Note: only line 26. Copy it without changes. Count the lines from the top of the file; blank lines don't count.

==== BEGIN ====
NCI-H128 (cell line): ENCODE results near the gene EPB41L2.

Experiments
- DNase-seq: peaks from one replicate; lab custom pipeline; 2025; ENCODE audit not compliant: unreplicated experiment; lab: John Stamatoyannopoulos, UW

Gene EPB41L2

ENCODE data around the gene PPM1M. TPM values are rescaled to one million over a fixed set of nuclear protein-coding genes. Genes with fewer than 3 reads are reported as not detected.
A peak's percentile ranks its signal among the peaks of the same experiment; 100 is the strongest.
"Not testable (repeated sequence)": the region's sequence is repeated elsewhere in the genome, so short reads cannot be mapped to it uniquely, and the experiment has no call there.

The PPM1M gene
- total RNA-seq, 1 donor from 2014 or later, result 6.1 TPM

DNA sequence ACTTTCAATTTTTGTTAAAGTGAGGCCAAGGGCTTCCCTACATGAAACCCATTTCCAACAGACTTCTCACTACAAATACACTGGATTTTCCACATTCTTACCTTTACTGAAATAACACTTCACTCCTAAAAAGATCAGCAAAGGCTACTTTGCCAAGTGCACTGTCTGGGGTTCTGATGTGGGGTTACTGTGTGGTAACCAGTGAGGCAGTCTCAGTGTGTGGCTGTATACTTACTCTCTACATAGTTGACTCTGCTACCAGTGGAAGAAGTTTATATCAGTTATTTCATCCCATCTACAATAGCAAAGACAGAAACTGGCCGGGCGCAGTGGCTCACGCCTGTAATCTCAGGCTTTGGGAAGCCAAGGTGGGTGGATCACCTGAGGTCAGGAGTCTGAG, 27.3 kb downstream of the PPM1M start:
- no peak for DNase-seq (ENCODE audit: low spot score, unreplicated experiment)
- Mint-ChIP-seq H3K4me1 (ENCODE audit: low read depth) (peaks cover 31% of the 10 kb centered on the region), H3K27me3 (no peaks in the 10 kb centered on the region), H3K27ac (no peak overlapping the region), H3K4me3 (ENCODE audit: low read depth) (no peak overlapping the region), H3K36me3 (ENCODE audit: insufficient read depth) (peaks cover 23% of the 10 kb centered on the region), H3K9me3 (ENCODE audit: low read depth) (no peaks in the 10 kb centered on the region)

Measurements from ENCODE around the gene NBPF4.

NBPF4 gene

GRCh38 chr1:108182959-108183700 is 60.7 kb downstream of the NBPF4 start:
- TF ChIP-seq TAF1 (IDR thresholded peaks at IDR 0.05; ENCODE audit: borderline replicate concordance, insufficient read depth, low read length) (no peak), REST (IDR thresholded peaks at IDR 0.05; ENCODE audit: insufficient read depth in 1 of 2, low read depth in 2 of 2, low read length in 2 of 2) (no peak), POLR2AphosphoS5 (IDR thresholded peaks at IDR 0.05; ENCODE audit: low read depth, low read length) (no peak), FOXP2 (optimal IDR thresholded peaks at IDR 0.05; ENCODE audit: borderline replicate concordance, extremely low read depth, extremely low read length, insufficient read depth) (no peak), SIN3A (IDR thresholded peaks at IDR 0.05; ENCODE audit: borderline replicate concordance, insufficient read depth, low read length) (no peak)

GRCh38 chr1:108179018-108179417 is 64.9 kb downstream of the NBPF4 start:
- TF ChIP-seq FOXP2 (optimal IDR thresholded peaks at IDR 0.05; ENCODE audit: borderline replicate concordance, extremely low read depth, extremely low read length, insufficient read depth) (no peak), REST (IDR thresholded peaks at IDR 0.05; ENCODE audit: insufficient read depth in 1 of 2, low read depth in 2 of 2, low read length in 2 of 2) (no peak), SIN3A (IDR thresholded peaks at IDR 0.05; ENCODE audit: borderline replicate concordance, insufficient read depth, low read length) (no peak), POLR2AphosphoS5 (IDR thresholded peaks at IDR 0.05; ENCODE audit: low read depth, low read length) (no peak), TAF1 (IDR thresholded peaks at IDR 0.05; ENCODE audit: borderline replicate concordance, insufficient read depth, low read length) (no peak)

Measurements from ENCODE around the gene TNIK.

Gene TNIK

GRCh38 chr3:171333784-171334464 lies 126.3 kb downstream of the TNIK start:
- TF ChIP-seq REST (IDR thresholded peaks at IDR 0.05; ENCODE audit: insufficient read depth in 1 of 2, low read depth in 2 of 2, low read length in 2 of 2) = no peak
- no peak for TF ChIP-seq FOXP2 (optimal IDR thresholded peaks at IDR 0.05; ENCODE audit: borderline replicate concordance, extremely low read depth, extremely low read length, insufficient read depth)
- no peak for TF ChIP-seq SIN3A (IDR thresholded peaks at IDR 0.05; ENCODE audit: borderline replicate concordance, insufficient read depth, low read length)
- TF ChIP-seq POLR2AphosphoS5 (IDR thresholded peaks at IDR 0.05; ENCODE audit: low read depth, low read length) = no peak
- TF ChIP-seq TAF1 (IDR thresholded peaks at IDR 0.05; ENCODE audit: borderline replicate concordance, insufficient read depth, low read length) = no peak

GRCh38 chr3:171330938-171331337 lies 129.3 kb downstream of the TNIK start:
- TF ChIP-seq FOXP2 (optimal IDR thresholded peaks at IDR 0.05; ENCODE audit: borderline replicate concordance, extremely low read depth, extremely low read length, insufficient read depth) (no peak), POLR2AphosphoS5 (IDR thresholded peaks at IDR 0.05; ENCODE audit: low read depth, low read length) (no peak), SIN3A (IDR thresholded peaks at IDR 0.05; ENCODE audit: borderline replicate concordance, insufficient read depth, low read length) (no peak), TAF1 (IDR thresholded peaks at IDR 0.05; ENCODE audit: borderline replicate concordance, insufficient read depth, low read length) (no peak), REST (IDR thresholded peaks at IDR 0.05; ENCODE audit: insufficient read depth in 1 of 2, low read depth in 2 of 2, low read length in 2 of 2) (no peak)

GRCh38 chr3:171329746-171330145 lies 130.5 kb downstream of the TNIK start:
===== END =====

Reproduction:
- TF ChIP-seq TAF1 (IDR thresholded peaks at IDR 0.05; ENCODE audit: borderline replicate concordance, insufficient read depth, low read length) = no peak